Singlecut – Is This the Real Life?

There have been no beer styles that have ridden the wave of the craft beer craze to the degree that IPAs have. The 2008 BJCP Guidelines listed three varieties of IPAs: English, American, and Imperial. The 2015 update now lists four – English, American, Specialty, and Double – but the Specialty category  defines six more (Black, Brown, White, Rye, Belgian, and Red) and leaves the door open for countless more to be added (Northeast IPAs are sure to be under consideration for the next update.) Further, IPAs are also classified by their strength:

  • Session:  3.0-5.0% ABV
  • Standard – 5.0-7.5% ABV
  • Double: 7.5-10.0% ABV

So there are an endless list of possibilities within the IPA style and most breweries have a number of IPAs in their roster, often one of them being their flagship beer.

A relatively new brewery to enter this market is Singlecut Beersmiths, located in the Astoria neighborhood of Queens, NY, and they are no exception to this rule. A stones throw from my home in CT, they’ve recently started appearing in limited quantities in my local bottle shops and I’ve heard good things, so I picked up a bottle of their Is This the Real Life? IPA to see for myself. (As an aside, music, guitar, and amps are their schtick, so their beers are named as such.)

First, the vitals:

  • Style: American IPA (BJCP 2015 – 1D)
  • ABV: 7.2%
  • IBU: 120 (bottle), 110 (website)
  • Color: 7-8 SRM estimated
  • Hops: Pacific Northwest, New Zealand
  • Malt: Unknown
  • Cost: $7.99/bottle (1pt 9oz)

Technically speaking, this beer doesn’t fit nicely into a single category. The ABV is on the high end for a standard IPA, but their claimed bitterness is well above the range of 40-70 provided by the guidelines. This is one area where breweries are taking the

notice the small red Les Paul-style headstock peeking out from behind the label…so sweet!

liberty to push beyond the specs for this style, and while I don’t object to not being boxed in by the guideline, the “more is better” approach to hopping isn’t always successful.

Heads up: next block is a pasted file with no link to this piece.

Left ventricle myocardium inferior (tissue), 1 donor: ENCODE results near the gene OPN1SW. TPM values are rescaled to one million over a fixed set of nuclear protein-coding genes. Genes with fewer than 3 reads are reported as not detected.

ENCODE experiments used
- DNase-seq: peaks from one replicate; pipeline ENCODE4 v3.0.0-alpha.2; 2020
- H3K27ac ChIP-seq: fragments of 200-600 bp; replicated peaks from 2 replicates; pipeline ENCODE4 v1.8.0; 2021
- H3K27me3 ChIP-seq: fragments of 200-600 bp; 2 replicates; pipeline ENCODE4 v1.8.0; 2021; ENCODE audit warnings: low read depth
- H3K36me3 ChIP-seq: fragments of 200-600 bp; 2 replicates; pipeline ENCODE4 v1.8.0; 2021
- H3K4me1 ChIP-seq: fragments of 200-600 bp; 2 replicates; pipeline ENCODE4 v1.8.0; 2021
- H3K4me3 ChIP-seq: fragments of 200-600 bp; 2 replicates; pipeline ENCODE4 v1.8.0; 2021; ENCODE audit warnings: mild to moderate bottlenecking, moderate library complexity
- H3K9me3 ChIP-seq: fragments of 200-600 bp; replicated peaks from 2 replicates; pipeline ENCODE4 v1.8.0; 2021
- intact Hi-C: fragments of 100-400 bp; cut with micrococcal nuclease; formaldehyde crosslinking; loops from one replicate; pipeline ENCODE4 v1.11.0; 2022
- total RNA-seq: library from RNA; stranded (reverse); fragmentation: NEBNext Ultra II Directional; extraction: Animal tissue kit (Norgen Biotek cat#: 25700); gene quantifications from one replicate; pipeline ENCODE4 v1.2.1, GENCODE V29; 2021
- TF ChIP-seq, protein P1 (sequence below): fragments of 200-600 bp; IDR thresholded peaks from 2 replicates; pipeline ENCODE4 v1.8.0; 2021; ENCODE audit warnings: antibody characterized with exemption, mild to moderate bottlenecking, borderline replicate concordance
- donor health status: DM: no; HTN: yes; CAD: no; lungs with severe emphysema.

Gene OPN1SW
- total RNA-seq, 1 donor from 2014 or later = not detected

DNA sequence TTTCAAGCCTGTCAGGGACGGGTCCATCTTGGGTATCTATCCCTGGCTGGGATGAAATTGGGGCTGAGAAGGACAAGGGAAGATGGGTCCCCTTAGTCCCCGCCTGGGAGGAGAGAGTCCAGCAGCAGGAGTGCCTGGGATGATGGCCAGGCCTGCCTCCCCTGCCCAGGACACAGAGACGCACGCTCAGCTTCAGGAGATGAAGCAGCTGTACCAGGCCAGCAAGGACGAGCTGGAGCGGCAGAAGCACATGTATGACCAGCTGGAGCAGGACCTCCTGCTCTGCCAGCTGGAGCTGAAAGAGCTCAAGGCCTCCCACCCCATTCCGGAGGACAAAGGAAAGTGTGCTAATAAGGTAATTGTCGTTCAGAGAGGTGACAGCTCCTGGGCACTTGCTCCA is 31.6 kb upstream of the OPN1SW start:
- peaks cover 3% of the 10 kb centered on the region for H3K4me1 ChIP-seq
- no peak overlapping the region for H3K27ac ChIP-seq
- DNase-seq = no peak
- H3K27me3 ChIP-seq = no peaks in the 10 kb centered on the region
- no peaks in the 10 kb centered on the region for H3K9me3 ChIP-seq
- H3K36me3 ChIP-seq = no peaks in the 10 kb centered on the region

The bottle is a 1pt 9oz package and the label is a nice matte paper with spot varnish to highlight the brewery name. I love the die cut Les Paul head stock peeking out of the top of the label…a really nice touch and nod to their love of guitars.

The beer is a deep orange color, slightly hazy, and has a slightly off-white, fluffy head that reduces to a layer of tiny bubbles after about 2 minutes. The foam clinging to the wall of my tulip glass leaves nice lacing as I drink this beer. The smell is, as expected, all hops and very fruity. Tropical grapefruit is the strongest at first, but later the mandarin orange becomes more noticeable.

My first sip is a mouthful of beer, to say the least, and is slightly sticky. Not as dry as my previously reviewed Modern Times Fortunate Islands, which finished at 1.008, so I’d put this one around 1.012. The beer is very hoppy, but I doubt that I could distinguish the listed 120 IBUs from 90 or even 70 unless side-by-side, so it seems excessive. The fact that the ABV is in the Standard range but the IBUs are so high throws the IBU/OG ratio out of whack. Whereas you might expect something in the 1-1.25 range, this probably comes in around 1.7.  While I think this beer is hopped for the sake of hopping, and this dominates the profile, it’s not overpowering. I don’t think the IBUs can even be perceived in this range, but it’s not as pleasant to my taste buds.

Ironically, the alcohol esters are a little punchier than I’d expect from 7.2% and so much bitterness, so I’m not sure the best balance has been struck here. Something seems off to me.

Flavor-wise, I’m picking up slightly floral, very soft notes, especially towards the back end of each sip. A medium body with resiny hops that come through later in the glass. Although the hops are clearly prominent, the body of the beer allows them to be front and center without overpowering the flavor. I pick up very little malt flavor, but the color would suggest mostly 2-row with only a little bit of crystal on the low end of the Lovibond scale, maybe 20-40.

The grapefruit continues to take front stage and I let the 2nd half of my beer warm for a little while. When I return, the aroma has opened up, partly due to warming and partly due to being able to get my nose fully into the glass. By the end of the beer, it’s gotten a little too warm and the alcohol esters are too strong.

While I enjoyed the experience of this beer (the bottle, color, aroma, and trying a new brewery,) I didn’t love the beer. If this review seems a little confused, it’s because the beer is too. The hopping tastes too strong to me compared to the maltiness (or lack thereof) and alcohol, but at the same time they’re not overwhelming. I wouldn’t expect any more malt flavor here, but the hops and bitterness are not extremely well balanced with the alcohol. For my taste buds, I’d like to tone back the bittering charge to achieve a more reasonable range of 50-60 IBUs. I’ve been warned that some Singlecut beers are better than others and I’m looking forward to trying some of their other beers before I make a final judgment on the brewery.

JK’s Rating – 3 out of 6



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